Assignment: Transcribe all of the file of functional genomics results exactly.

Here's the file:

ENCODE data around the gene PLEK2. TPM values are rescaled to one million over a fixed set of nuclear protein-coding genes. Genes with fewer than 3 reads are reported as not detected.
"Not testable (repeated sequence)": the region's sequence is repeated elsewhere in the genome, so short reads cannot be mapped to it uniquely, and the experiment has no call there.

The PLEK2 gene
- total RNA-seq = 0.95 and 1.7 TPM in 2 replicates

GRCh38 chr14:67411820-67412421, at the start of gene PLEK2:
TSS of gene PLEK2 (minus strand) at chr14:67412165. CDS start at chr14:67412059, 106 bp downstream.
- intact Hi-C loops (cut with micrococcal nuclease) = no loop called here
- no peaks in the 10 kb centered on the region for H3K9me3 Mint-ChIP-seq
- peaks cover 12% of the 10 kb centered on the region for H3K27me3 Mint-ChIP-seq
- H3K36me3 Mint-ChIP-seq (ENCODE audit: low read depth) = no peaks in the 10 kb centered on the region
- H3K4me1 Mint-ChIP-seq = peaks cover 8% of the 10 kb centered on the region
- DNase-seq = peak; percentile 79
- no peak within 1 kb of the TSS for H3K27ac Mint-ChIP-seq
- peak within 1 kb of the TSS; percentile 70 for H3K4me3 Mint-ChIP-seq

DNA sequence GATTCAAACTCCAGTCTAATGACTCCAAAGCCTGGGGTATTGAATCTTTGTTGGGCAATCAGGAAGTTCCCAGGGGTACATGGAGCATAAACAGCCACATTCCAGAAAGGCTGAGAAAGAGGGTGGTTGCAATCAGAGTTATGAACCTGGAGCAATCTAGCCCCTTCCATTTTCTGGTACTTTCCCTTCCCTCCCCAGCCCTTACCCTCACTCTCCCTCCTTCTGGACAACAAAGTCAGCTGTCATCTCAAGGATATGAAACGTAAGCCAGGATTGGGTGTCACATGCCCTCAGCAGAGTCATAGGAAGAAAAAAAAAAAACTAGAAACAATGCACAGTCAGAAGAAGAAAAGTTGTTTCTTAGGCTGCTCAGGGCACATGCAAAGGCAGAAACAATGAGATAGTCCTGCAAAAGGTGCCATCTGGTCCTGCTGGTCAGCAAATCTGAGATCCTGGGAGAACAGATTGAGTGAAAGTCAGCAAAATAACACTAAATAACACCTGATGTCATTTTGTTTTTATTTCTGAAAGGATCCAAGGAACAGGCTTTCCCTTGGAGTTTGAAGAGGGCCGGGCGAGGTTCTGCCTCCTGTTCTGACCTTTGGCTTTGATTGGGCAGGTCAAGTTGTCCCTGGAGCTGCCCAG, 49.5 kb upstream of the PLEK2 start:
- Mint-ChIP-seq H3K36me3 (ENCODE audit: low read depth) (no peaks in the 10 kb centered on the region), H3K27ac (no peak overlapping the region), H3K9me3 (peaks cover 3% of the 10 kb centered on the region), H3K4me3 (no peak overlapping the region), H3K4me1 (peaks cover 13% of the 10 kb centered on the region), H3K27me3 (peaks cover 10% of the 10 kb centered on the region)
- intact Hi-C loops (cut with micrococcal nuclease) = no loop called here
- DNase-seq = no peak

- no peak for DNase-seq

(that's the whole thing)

ENCODE data around the gene PLEK2. TPM values are rescaled to one million over a fixed set of nuclear protein-coding genes. Genes with fewer than 3 reads are reported as not detected.
"Not testable (repeated sequence)": the region's sequence is repeated elsewhere in the genome, so short reads cannot be mapped to it uniquely, and the experiment has no call there.

The PLEK2 gene
- total RNA-seq = 0.95 and 1.7 TPM in 2 replicates

GRCh38 chr14:67411820-67412421, at the start of gene PLEK2:
TSS of gene PLEK2 (minus strand) at chr14:67412165. CDS start at chr14:67412059, 106 bp downstream.
- intact Hi-C loops (cut with micrococcal nuclease) = no loop called here
- no peaks in the 10 kb centered on the region for H3K9me3 Mint-ChIP-seq
- peaks cover 12% of the 10 kb centered on the region for H3K27me3 Mint-ChIP-seq
- H3K36me3 Mint-ChIP-seq (ENCODE audit: low read depth) = no peaks in the 10 kb centered on the region
- H3K4me1 Mint-ChIP-seq = peaks cover 8% of the 10 kb centered on the region
- DNase-seq = peak; percentile 79
- no peak within 1 kb of the TSS for H3K27ac Mint-ChIP-seq
- peak within 1 kb of the TSS; percentile 70 for H3K4me3 Mint-ChIP-seq

DNA sequence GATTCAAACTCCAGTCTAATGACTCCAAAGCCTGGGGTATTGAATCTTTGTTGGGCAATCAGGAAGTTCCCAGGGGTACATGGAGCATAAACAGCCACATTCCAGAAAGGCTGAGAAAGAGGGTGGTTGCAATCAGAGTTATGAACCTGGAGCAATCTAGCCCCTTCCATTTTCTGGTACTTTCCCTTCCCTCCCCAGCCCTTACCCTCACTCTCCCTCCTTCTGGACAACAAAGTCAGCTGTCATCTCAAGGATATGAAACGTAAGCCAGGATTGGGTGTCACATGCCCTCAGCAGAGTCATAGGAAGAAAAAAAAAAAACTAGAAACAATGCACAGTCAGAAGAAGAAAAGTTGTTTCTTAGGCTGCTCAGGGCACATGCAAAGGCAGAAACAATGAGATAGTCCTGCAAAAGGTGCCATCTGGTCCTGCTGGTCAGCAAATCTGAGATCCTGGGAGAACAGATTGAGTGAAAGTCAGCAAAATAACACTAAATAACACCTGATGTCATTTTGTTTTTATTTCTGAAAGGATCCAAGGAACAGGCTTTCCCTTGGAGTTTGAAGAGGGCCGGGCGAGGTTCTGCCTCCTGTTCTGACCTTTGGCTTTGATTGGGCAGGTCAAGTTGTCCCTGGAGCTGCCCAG, 49.5 kb upstream of the PLEK2 start:
- Mint-ChIP-seq H3K36me3 (ENCODE audit: low read depth) (no peaks in the 10 kb centered on the region), H3K27ac (no peak overlapping the region), H3K9me3 (peaks cover 3% of the 10 kb centered on the region), H3K4me3 (no peak overlapping the region), H3K4me1 (peaks cover 13% of the 10 kb centered on the region), H3K27me3 (peaks cover 10% of the 10 kb centered on the region)
- intact Hi-C loops (cut with micrococcal nuclease) = no loop called here
- DNase-seq = no peak

- no peak for DNase-seq